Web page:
In the traditional Southern family, certain things are always constant. Roses are given on Mother’s Day, barbecue is enjoyed on the Fourth of July, Thanksgiving is celebrated with a homecoming, Jack Daniel’s is enjoyed while watching football, church service is attended on Christmas Eve, and special food is prepared on New Year’s Day.
Richard Lewis, originally from Mississippi and a graduate of LSU, has now made Virginia his home. As a transplant, he has become intimately familiar with the preferences of Southern cuisine, much like a country preacher knows the Holy Scriptures. With New Year’s Day fast approaching, Richard’s knowledge and expertise on Southern dining traditions are incredibly insightful.
According to him, the New Year’s Day dinner is often overlooked and underrated among traditional holiday feasts in the South. He emphasized that this meal is actually the most important one of the year, as it is believed to bring good luck, good fortune, and good health to those who partake in it for the next 12 months.
The New Year’s luck-o-matic menu comprises three essential dishes: black-eyed peas, collard greens, and cornbread. These Southern delicacies not only offer rich flavors but also carry deep symbolism. Traditionally, black-eyed peas represent coins, while the vibrant collard greens symbolize cash. Lastly, the golden cornbread stands for wealth. As the saying goes, money may not grow on trees, but it certainly flourishes on vines and stalks on New Year’s Day in the South.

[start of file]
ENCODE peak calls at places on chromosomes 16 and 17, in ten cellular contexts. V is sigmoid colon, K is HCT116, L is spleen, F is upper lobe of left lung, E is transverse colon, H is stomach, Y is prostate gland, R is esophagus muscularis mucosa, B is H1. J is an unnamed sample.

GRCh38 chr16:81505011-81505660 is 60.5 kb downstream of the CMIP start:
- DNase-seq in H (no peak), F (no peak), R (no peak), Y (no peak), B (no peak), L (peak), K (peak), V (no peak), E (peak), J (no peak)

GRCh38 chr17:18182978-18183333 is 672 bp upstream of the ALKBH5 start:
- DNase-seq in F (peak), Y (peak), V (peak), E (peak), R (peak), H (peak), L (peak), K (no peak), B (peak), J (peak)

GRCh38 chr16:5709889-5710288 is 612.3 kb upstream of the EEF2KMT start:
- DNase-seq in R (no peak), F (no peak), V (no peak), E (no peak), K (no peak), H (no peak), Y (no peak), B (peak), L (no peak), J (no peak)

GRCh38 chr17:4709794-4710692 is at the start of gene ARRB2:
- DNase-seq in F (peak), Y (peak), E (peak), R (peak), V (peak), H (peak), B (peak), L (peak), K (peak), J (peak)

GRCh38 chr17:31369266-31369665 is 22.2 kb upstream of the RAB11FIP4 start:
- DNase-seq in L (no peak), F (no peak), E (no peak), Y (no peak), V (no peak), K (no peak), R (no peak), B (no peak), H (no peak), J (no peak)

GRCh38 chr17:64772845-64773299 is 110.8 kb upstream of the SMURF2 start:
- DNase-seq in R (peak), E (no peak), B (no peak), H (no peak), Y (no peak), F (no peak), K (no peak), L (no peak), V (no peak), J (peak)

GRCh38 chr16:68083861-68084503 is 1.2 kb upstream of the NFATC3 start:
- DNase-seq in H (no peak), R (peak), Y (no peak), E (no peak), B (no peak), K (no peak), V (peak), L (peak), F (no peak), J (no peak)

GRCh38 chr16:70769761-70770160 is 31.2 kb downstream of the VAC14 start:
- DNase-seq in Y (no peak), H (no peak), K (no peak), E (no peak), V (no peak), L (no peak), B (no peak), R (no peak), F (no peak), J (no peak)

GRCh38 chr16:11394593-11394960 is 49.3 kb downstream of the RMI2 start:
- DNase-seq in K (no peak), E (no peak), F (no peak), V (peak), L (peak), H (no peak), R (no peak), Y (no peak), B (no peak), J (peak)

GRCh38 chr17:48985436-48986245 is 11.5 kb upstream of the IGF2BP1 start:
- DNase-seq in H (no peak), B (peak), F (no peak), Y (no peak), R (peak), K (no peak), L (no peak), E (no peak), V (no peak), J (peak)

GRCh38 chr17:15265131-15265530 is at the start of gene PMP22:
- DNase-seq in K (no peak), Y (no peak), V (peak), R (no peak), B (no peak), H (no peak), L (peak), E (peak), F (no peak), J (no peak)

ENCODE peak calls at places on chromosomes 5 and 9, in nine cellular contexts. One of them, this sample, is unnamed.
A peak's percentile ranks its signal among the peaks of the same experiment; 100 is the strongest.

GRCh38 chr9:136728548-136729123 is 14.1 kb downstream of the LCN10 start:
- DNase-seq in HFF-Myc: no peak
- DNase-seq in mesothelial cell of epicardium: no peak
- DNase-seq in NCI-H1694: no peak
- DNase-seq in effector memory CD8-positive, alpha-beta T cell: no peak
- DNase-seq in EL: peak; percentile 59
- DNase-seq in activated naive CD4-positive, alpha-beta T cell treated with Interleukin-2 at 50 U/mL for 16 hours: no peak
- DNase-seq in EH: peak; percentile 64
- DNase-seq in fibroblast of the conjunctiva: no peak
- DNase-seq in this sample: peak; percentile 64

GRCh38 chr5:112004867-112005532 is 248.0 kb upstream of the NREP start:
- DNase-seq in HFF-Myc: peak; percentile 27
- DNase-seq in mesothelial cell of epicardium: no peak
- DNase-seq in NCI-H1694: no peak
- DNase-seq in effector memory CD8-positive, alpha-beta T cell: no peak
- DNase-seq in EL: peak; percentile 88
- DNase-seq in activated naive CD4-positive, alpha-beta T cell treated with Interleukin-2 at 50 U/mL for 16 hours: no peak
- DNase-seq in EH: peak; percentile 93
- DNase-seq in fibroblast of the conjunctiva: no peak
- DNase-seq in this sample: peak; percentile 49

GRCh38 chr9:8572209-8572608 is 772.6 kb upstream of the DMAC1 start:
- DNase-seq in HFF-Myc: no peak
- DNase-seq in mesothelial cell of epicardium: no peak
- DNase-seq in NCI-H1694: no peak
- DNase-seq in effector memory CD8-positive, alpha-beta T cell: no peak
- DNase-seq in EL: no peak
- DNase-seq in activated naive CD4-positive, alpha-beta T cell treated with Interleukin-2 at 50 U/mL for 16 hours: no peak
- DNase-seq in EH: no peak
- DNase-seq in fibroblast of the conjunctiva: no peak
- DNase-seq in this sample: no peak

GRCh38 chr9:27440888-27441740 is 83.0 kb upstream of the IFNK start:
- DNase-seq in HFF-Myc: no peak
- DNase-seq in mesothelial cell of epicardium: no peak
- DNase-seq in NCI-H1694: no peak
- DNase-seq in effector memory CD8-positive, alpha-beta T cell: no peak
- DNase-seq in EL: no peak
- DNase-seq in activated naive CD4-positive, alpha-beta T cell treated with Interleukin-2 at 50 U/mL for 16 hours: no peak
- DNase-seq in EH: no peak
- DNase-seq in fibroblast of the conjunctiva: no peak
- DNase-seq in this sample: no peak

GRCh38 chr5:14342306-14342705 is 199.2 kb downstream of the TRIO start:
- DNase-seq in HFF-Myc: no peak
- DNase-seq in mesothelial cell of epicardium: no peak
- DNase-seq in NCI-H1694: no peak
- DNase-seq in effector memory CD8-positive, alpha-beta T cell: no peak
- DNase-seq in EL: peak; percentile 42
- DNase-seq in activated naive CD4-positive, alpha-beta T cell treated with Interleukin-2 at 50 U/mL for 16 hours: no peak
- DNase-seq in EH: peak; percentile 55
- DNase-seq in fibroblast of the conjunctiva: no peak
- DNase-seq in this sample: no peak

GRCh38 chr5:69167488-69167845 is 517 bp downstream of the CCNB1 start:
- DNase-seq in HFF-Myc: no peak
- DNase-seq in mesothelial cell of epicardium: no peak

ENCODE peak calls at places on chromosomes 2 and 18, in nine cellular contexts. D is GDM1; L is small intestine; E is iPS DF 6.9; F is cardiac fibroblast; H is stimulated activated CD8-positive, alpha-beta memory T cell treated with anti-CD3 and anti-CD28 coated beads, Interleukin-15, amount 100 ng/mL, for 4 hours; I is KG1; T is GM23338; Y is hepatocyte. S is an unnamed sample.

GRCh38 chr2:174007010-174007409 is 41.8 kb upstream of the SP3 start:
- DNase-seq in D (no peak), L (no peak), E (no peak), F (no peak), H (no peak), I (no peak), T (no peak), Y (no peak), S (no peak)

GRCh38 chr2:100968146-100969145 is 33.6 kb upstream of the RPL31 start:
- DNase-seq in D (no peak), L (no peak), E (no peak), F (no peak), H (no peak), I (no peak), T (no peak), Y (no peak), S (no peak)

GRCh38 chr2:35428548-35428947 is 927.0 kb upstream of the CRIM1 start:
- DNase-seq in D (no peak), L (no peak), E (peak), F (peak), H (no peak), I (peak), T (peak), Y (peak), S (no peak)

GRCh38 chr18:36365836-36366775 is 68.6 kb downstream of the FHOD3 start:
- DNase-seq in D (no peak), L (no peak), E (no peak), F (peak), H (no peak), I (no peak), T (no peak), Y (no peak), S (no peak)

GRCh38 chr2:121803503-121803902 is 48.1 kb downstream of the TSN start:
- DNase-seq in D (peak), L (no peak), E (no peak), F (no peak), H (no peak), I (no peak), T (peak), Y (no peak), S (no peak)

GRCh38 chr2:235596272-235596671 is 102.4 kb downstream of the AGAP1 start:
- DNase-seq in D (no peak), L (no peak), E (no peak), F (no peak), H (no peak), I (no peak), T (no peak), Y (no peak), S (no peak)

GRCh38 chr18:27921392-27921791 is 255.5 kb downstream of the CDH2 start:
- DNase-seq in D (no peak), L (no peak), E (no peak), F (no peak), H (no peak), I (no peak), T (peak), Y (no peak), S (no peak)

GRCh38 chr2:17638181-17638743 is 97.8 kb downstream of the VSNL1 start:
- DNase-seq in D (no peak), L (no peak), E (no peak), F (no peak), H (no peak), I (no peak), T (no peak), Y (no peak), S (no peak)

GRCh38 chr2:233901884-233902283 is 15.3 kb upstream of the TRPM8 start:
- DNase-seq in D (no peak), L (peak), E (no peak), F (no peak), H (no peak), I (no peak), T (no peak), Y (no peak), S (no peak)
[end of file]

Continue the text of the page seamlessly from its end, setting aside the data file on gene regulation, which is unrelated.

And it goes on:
According to Lewis, a retired Virginia tourism executive, the popularity of the three main New Year’s dishes in the South can be attributed to poverty. He explains that the peas became a staple of the rural diet because they could be grown in poor soil. In the coastal regions of the Carolinas and Georgia, peas were often cooked with rice, vegetables, and seasoned with pork, creating a dish known as Hoppin’ John, which continues to be a favorite for New Year’s celebrations.
According to Lewis, collards should not be underestimated. They can be grown either in a truck patch for market or in the kitchen garden. When seasoned with a smokey ham hock, this dish is filled with delicious pork flavor and has gained popularity in both backwoods cabins and some of the South’s finest restaurants.
According to Lewis, a perfect match for peas and greens is a delicious Southern coarse-ground cornbread, not the sugary and cake-like kind found elsewhere. She suggests that if you need something to soak up the flavors of Hoppin’ John, Martha White has been a trusted brand for over a century. And there’s nothing quite like crumbling cornbread into a bowl of collard greens pot liquor to enhance the flavors even further.
Richard Lewis shared some interesting customs with me. He mentioned that in certain households, coins, usually dimes, are placed in the peas while they’re being cooked. Some families take it to the next level by adding lots of small change to the pot of peas. However, those who eagerly search for the coins should be ready to eat all the peas that come up alongside them. It’s a requirement, otherwise the coins go back into the pot.
On New Year’s Day, Richard Lewis suggests a unique way to bring good luck for the year ahead. He recommends rubbing a magical cast-iron pot that contains a genie named Bubba. By doing so, one can expect a year filled with good fortune. To further enhance the chances of luck, he advises indulging in a hearty meal and going fishing. Additionally, buying lottery tickets is seen as a guaranteed way to increase one’s chances of financial success. Following these rituals is believed to be a foolproof method to ensure a prosperous year.
Happy New Year!